The equipment rental sector is growing, as an increasing proportion of end-users in many European markets choose to rent equipment rather than own it. Multisite operators such as Boels enjoy advantages over independents in the depth of fleet they are able to stock, as well as in brand recognition. Although the sector remains fragmented, the acquisition of Cramo is set to strengthen Boels’ franchise by lifting it to the number two position in Europe, bringing increased purchasing power in procurement and other scale benefits.
Cramo, in particular, draws significant business from the construction sector, the cyclicality of which typically leads to reduced demand for its suppliers during a market downturn. Boels’ customer base is more diversified than Cramo’s (including more DIY and maintenance business), but also includes the construction sector. Fitch notes Boels’ management’s intention to increase Cramo’s operations in less cyclical, Boels’ style generalist areas, but still regards the combined group’s business model as exposed to potential volatility through the economic cycle.
Boels’ business model requires constant reinvestment in the fleet to maintain sufficient inventory with which to satisfy customer demand at high points in the cycle while seeking to avoid lower utilisation rates at cyclical low points rendering those investments uneconomic. Excess expenditure ahead of a period of declining revenues could also pressurise liquidity. In Fitch’s opinion, the capital expenditure process at Boels appears well-managed to date.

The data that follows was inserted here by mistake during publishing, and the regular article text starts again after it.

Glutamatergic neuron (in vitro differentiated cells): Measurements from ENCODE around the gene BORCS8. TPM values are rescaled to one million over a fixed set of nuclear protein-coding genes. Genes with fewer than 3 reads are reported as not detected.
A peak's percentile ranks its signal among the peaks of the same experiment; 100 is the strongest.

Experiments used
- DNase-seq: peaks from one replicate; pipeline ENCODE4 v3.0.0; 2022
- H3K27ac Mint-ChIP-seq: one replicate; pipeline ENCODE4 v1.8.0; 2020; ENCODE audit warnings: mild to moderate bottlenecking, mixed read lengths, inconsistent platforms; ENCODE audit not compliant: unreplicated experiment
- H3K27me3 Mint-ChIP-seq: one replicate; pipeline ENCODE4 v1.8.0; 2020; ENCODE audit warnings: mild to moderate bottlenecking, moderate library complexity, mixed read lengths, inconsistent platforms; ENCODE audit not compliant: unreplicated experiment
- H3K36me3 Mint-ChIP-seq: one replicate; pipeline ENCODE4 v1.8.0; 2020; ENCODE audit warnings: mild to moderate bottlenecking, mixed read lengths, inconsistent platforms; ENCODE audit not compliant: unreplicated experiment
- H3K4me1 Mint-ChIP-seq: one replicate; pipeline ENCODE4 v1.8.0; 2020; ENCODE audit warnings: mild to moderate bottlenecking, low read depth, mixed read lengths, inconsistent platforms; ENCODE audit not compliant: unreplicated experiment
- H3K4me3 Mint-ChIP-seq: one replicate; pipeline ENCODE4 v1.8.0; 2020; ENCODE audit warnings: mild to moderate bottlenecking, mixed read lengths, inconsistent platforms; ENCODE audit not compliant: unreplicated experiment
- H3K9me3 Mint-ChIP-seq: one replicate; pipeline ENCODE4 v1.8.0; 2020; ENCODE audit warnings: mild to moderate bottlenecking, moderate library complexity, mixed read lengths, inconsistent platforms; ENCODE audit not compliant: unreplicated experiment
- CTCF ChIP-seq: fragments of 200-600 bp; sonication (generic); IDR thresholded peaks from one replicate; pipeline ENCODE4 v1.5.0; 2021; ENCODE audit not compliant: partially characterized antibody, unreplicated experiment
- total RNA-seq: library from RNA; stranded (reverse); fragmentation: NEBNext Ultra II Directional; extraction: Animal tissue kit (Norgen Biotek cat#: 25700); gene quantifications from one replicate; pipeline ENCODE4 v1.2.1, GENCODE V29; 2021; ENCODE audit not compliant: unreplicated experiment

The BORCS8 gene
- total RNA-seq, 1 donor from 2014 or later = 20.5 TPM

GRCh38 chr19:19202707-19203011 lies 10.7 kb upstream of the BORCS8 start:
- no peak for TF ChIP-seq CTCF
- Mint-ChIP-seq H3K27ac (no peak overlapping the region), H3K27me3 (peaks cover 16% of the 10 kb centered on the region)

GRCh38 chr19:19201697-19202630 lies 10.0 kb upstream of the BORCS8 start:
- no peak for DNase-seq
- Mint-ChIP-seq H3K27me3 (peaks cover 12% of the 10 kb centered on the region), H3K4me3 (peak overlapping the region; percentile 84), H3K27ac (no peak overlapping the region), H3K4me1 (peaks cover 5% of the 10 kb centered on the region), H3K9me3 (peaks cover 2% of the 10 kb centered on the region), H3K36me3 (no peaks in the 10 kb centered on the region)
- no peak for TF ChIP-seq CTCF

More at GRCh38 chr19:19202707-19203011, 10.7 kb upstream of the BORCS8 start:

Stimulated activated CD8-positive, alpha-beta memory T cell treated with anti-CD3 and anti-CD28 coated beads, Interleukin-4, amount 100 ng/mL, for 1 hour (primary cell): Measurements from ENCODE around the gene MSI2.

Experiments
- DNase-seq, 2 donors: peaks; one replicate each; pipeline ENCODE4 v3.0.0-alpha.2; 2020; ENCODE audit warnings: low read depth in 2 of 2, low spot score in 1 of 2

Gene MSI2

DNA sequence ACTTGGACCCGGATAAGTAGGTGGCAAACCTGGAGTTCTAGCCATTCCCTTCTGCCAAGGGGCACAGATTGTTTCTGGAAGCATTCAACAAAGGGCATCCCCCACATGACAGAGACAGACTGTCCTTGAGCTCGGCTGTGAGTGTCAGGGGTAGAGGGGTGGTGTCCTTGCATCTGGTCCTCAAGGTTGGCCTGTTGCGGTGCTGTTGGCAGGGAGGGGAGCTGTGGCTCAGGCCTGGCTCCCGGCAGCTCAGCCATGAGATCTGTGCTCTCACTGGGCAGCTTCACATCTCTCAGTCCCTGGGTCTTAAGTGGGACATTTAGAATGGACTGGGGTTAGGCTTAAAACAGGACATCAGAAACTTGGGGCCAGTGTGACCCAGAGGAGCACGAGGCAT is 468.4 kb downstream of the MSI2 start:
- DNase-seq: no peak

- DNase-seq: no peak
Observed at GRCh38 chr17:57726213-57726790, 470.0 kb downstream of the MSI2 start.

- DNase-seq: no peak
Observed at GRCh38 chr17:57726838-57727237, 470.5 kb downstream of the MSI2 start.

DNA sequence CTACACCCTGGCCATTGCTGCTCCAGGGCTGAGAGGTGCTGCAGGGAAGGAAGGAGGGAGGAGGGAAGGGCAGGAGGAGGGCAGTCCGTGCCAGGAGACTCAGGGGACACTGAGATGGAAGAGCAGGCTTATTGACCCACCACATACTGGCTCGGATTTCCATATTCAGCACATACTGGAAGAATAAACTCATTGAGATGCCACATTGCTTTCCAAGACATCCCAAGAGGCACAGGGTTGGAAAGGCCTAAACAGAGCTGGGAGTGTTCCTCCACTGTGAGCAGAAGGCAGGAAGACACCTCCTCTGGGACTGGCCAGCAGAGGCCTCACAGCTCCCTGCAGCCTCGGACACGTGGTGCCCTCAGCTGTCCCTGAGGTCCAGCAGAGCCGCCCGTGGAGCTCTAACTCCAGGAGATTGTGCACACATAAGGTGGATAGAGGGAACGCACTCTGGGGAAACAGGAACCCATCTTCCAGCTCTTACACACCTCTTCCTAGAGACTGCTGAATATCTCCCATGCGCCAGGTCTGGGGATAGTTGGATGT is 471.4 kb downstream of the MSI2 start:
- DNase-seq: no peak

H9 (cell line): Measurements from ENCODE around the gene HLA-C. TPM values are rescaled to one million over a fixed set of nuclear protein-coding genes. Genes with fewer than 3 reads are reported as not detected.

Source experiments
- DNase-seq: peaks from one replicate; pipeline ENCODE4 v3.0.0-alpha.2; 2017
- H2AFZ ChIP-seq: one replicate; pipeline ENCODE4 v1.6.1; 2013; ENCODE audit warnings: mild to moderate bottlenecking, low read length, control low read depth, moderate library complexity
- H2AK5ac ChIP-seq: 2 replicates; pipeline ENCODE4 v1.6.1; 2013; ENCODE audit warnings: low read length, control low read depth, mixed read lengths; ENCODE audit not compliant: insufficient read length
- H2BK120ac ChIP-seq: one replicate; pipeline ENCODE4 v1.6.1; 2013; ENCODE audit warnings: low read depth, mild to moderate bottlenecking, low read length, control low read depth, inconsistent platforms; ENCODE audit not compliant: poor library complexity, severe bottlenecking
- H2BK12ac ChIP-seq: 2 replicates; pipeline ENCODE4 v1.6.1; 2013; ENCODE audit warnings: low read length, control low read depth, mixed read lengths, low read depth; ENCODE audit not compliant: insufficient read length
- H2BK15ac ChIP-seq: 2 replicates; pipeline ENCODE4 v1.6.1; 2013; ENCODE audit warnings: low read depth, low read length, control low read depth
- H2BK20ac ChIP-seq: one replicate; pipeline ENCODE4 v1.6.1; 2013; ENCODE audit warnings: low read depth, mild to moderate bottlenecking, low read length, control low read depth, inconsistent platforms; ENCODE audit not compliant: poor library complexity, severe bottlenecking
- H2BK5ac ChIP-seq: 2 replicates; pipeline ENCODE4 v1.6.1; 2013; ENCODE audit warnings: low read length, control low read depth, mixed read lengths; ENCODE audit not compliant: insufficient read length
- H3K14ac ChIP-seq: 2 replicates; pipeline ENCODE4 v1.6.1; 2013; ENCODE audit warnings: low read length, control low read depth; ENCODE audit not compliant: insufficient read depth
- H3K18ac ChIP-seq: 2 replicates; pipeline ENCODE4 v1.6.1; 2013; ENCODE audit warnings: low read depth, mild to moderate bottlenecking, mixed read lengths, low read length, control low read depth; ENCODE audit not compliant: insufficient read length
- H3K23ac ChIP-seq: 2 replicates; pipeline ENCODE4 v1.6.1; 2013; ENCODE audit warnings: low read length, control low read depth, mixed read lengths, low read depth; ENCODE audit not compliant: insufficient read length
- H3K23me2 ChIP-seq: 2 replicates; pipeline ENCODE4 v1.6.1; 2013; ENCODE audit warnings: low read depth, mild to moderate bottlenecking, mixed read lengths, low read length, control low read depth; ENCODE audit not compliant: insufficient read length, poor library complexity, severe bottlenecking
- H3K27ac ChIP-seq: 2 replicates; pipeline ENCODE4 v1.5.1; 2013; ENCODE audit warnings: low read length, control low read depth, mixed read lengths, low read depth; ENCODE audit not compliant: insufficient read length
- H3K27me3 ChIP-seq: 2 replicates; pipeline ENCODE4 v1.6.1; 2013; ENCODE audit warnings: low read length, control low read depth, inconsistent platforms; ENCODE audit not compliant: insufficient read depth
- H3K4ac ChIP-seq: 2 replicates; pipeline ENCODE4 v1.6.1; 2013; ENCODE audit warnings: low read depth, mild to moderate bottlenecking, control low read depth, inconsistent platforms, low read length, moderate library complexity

However, we believe the risks associated with investment in multi-year assets subject to variable demand cannot be fully mitigated and will require even more careful management on the absorption of the more construction-focused Cramo.
Boels’ rental assets are subject to market value movements over their multiyear periods of ownership, which could give rise to impairment or residual value risk if their depreciation periods were not appropriately strict. Fitch regards Boels’ track record of generating annual net gains on disposal positively, while noting that asset values could come under greater pressure during a downturn, particularly once accounting for Cramo’s more construction-focused fleet.
Boels’ chief executive has substantial experience in the equipment rental sector, leading the business through both macro upturns and downturns, including the global economic crisis. In recent years, the wider management team has been strengthened, and Cramo’s management’s knowledge of its own geographic markets will remain with the group post-acquisition. As a private company, Boels lacks the degree of governance scrutiny typically applied to a public company, but Fitch views positively the family interest in the long-term health of the business, with a track record of reinvesting earnings rather than extracting them in dividends, and the expressed intention of continuing this policy in the medium term to assist in reducing leverage.